Renault Megane review
The third-generation Renault Megane is the best yet, and an excellent choice for family car buyers
The Renault Megane is a flexible all-round family hatch that's designed to rival the likes of the Ford Focus and Volkswagen Golf. The Renault Megane is probably Renault’s best-built model yet; it’s the culmination of years spent developing models and improving quality. It feels solid and sturdy and the interior styling, like the soft touch material, gives the Renault Megane an upmarket feel.
The new Renault Megane 2013 model is due to be unveiled at the Frankfurt Motor Show later this year. This new car will be available as a five-door, three-door Coupe and an estate. And while details of the Megane line-up remain secret, we expect the new model to share many parts with a Golf rival being planned by sister company Nissan.
The standard five-door Renault Megane hatch is available with a wide variety of engines, with the higher-powered DCi diesels providing a good blend of performance and economy.
Our choice: Megane Dynamique TomTom dCi 110 ECO 5dr
The current Renault Megane has done away with the curvaceous and quirky styling of the previous generation, and replaced it with a more conservative feel. The five-door Megane still looks good, but it feels a little plain compared with the sleeker coupe and Sport Tourer estate models. Renault has scrapped the old base-spec model and replaced it with the well-equipped Expression. As a result, all cars now get alloy wheels as standard, while Dynamique and GT Line trim levels build on this further, with the latter available in unique paint colours and with 18-inch anthracite alloy wheels. Sit behind the wheel and you're greeted with interior touches that create a more luxurious feel, like the soft touch plastics on the dash. Despite the clean layout some of the controls are needlessly fiddly - especially the stereo.
Those seeking the ultimate in driving thrills will be easily convinced by the storming Renault Megane RS, which gets 265bhp and a beautifully balanced chassis. The rest of the Megane range impresses most when cruising on the motorway, where the low driving position, comfortable suspension and lack of road noise make it very easy to drive. However, the wind whistle that you get at motorway speeds can be a bit annoying.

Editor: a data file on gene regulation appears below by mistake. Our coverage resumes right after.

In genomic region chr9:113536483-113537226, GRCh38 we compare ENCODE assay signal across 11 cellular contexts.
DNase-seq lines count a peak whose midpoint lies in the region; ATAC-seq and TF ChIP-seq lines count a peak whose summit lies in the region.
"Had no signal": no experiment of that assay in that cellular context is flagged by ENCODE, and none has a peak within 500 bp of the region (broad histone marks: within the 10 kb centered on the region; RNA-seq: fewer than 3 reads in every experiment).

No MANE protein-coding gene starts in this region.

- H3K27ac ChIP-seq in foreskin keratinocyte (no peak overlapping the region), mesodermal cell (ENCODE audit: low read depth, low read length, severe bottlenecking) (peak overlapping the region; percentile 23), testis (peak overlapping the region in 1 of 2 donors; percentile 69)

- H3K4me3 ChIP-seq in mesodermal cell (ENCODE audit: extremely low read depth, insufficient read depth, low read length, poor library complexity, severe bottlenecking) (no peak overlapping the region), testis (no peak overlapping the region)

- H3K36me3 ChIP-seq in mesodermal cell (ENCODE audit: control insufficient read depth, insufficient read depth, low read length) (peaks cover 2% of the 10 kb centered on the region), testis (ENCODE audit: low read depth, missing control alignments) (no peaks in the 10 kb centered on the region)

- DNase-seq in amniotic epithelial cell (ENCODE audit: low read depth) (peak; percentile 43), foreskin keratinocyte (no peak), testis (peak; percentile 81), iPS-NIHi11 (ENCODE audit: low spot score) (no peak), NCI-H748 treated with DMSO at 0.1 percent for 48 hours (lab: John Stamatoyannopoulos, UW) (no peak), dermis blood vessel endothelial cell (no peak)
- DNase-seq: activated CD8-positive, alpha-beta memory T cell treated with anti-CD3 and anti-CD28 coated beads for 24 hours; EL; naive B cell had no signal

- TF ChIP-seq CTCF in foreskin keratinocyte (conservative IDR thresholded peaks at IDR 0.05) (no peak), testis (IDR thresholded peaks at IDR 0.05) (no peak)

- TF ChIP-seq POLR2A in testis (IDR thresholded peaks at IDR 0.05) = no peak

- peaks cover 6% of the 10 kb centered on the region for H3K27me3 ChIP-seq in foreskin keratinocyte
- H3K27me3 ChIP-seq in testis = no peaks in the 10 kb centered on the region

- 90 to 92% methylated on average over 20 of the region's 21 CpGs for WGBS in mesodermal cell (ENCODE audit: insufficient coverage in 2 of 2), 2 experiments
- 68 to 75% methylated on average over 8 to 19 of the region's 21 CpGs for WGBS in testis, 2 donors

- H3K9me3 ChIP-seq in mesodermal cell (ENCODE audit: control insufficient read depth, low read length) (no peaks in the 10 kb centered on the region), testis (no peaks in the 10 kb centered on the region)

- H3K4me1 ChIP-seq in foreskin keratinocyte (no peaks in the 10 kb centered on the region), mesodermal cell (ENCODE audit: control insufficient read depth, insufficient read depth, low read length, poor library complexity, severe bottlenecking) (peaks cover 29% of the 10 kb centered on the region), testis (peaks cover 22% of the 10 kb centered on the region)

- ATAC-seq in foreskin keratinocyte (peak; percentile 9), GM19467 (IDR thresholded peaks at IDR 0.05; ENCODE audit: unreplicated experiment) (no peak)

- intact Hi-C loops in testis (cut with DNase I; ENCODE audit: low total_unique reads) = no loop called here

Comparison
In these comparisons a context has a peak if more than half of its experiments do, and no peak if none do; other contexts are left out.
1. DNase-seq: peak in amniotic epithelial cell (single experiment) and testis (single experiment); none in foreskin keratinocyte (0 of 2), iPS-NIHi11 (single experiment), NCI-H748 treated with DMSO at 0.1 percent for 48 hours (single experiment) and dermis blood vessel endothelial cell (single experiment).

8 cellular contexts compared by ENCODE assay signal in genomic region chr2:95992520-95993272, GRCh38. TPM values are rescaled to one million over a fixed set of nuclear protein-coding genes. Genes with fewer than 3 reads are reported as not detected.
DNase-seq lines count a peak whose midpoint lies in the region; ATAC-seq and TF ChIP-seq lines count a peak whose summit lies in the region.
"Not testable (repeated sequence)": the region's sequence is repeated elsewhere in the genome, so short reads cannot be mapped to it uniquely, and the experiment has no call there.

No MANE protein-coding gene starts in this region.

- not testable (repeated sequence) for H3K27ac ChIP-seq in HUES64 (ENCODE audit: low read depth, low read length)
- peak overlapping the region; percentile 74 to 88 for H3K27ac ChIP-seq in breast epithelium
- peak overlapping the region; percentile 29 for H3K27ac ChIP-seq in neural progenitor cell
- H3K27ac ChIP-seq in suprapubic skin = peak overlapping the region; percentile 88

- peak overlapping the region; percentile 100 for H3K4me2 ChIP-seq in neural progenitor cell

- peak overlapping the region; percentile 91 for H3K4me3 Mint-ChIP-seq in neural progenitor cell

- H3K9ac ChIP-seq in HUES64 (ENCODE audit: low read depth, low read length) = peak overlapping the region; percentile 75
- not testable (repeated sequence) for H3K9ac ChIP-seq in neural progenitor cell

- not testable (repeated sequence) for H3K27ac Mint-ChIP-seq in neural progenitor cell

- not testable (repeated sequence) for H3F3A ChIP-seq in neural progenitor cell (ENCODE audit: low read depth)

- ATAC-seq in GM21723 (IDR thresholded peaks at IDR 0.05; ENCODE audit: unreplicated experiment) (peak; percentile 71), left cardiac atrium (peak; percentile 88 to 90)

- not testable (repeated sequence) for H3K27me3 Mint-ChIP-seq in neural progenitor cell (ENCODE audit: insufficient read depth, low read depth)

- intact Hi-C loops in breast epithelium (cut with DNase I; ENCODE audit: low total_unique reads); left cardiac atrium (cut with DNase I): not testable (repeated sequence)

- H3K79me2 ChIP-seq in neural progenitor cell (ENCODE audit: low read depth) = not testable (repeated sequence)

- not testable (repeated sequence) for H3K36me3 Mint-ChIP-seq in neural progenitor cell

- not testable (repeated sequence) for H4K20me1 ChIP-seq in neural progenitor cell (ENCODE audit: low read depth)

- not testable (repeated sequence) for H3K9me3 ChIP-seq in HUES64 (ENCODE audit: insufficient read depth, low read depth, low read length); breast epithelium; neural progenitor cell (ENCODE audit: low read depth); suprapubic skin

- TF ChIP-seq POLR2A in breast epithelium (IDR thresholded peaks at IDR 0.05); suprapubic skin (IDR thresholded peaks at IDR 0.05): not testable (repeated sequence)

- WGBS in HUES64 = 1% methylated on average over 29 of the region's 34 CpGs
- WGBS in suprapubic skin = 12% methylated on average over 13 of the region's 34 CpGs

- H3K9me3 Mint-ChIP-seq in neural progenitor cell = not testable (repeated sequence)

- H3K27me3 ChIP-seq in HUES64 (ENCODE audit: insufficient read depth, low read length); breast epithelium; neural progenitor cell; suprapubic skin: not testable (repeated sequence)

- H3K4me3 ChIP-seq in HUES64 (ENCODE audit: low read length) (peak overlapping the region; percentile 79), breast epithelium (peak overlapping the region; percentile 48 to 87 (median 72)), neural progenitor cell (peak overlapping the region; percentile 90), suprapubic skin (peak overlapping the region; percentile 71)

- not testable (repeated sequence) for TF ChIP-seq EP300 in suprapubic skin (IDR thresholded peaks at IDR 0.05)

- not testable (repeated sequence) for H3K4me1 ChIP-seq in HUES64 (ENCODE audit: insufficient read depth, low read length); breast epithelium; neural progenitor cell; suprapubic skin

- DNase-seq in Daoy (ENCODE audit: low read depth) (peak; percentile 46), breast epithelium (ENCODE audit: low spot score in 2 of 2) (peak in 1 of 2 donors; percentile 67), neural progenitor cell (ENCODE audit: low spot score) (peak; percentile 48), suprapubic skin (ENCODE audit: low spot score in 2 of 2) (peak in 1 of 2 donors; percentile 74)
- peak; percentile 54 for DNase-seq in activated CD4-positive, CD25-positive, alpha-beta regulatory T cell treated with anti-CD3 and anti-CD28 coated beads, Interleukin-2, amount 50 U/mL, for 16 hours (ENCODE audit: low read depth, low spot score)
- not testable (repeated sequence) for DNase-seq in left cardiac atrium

The Megane handles reasonably well; there’s loads of reassuring grip and there’s hardly any body roll through the corners. The steering is accurate, but lacks feel and consequently will leave keener drivers a little underwhelmed. The entry-level engines feel sluggish and have to be worked hard, while the rest of the line-up, especially the top-spec diesels, have enough power to provide good performance. Currently you can only spec an automatic gearbox with the dCi 110 diesel engine, but the EDC dual-clutch system is a pleasure to use and costs almost the same to buy as a manual car. The only consequence is the slight premium you'll pay at the pumps.
Safety is a hallmark of the Renault brand and the Megane received a full five stars in Euro NCAP crash tests, with an impressive four stars awarded for child protection. The safety test commended the stable body that helps to protect passengers well.
The Renault Megane was also one of the first cars ever to feature anti-submarine airbags, which prevent the driver and front passenger from slipping under their seatbelts during a crash. The Renault Megane's top 40 finish in the 2012 Driver Power survey also proves that reliability has much improved over the previous generation, with faults few and far between. However, the brand itself finished a disappointing 27th out of 30.
Unlike some rivals, the Megane allows you - with some careful manoeuvring - to flip the rear seats forward, which means they fold down almost completely flat. Once the row of seats are packed away, the boot space expands to 1,129-litres. When the rear row of seats are in use, boot space shrinks to 372 litres. Although the Renault Megane boot space is a little short of the Volkswagen Golf, it’s a square shape, which makes it very useable.
There are some weaknesses with the way the Megane utilises the interior space. The glovebox may look massive but it’s actually rather tiny and there's just a single small cupholder in the centre console that obstructs the stereo controls. Space in the back could be better, too, with head and legroom tight for taller passengers. Anyone who wants to squeeze adult passengers in the back would be better to opt for a model like the Ford Focus. It’s very easy to get comfy in the Renault Megane, thanks to the adjustable driver’s seat and reach and rake adjustment of the steering wheel. What’s more, the driver’s position feels nice and sporty.
One Renault Megane problem is depreciation; this car won’t hold its value as well as a VW Golf. The trade-off is that it doesn’t cost as much as a Golf in the first place and the model options come very well equipped. Expression cars get alloy wheels, Bluetooth and USB connectivity, while Dynamique TomTom cars add sat-nav and automatic lights and wipers. Top spec GT Line cars get a sportier look and dual-zone climate control as standard. It’s also cheap to run. With capacities ranging from 1.2 to 2.0-litres, all of the engines are relatively efficient. The two that strike the best balance between performance and economy are the 1.2 TCe turbo petrol, which manages 53.3mpg and emits 119g/km, and the 128bhp 1.6-litre dCi diesel, which manages an impressive 70.6mpg and 104g/km. If you want to eliminate your tax bill completely you should opt for the special ECO versions, which manage an incredible 80.7mpg and drop CO2 figures to only 90g/km.